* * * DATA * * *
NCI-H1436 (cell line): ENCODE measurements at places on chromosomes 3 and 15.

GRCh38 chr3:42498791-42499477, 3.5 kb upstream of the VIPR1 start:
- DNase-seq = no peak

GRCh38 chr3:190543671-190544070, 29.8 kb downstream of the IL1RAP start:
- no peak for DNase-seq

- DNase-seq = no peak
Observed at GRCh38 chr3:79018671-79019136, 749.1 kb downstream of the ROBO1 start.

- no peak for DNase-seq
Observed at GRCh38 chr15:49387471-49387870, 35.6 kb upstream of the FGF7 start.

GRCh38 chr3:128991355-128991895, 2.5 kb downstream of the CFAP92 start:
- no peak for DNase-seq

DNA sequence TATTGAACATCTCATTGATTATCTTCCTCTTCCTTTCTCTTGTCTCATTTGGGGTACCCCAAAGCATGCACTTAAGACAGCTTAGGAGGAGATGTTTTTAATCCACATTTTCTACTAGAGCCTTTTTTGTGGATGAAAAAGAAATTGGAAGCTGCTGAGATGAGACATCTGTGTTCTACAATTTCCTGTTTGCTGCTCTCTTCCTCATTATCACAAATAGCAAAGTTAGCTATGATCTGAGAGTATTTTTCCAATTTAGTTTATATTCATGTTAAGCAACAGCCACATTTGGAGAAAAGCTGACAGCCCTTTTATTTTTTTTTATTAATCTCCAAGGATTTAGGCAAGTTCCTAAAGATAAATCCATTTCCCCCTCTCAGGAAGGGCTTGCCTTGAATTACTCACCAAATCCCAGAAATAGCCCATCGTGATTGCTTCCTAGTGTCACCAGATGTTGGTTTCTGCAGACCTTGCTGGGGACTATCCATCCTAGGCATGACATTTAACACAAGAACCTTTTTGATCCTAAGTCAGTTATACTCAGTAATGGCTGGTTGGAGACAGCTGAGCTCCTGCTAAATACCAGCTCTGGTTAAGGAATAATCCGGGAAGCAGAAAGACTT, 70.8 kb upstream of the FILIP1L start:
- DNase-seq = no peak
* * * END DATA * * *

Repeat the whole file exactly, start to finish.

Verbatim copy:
NCI-H1436 (cell line): ENCODE measurements at places on chromosomes 3 and 15.

GRCh38 chr3:42498791-42499477, 3.5 kb upstream of the VIPR1 start:
- DNase-seq = no peak

GRCh38 chr3:190543671-190544070, 29.8 kb downstream of the IL1RAP start:
- no peak for DNase-seq

- DNase-seq = no peak
Observed at GRCh38 chr3:79018671-79019136, 749.1 kb downstream of the ROBO1 start.

- no peak for DNase-seq
Observed at GRCh38 chr15:49387471-49387870, 35.6 kb upstream of the FGF7 start.

GRCh38 chr3:128991355-128991895, 2.5 kb downstream of the CFAP92 start:
- no peak for DNase-seq

DNA sequence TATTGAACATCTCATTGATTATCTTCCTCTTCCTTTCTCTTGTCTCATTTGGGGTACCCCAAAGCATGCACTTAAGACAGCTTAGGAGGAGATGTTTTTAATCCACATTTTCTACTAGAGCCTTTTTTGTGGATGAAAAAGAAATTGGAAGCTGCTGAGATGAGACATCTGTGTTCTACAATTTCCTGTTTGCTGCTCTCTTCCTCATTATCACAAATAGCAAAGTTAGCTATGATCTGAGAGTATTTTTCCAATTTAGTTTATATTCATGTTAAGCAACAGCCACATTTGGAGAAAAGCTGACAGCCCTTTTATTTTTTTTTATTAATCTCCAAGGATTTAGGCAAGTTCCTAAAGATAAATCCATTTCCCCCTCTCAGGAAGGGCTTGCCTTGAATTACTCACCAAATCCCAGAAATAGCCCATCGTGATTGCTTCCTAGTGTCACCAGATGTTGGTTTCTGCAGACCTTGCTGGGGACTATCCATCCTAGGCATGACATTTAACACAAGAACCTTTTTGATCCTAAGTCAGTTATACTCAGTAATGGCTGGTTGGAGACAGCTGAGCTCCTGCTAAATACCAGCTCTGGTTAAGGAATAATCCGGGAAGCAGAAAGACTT, 70.8 kb upstream of the FILIP1L start:
- DNase-seq = no peak